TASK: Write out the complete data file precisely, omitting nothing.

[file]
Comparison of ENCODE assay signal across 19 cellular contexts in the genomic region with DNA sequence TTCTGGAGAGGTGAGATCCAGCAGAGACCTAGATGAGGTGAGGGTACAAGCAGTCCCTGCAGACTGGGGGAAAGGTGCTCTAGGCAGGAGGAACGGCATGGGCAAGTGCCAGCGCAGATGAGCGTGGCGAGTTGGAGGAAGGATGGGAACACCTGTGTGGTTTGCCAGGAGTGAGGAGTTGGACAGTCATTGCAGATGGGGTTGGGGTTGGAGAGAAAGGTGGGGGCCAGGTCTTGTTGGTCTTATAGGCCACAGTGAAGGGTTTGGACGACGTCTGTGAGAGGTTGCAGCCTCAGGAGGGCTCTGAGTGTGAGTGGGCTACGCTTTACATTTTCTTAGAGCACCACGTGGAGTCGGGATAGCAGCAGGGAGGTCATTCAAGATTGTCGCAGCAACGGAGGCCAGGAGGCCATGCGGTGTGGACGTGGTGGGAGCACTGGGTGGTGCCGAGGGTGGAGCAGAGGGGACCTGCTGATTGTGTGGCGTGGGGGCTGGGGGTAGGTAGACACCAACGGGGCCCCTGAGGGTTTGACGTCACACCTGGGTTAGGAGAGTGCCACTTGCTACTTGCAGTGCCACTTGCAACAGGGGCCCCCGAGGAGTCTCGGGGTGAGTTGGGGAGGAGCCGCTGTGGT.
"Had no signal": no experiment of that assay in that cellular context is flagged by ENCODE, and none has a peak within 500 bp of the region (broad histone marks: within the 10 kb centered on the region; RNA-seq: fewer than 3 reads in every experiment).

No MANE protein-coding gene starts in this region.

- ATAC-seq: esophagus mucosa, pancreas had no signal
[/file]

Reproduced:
Comparison of ENCODE assay signal across 19 cellular contexts in the genomic region with DNA sequence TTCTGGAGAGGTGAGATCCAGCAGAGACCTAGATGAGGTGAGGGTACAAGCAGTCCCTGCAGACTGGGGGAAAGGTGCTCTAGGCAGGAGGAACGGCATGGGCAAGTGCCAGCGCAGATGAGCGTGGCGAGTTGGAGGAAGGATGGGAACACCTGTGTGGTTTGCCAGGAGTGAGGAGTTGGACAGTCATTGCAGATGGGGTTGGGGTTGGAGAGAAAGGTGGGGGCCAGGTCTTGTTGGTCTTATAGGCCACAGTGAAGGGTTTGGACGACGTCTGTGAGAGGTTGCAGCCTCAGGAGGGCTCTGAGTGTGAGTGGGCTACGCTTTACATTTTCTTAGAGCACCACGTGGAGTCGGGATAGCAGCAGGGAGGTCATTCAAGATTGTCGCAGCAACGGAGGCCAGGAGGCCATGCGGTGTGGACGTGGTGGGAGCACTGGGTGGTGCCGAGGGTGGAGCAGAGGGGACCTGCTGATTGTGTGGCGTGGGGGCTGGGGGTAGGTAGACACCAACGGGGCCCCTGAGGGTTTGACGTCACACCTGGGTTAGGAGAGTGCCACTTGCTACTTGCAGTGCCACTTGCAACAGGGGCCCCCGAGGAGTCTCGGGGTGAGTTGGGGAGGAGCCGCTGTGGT.
"Had no signal": no experiment of that assay in that cellular context is flagged by ENCODE, and none has a peak within 500 bp of the region (broad histone marks: within the 10 kb centered on the region; RNA-seq: fewer than 3 reads in every experiment).

No MANE protein-coding gene starts in this region.

- ATAC-seq: esophagus mucosa, pancreas had no signal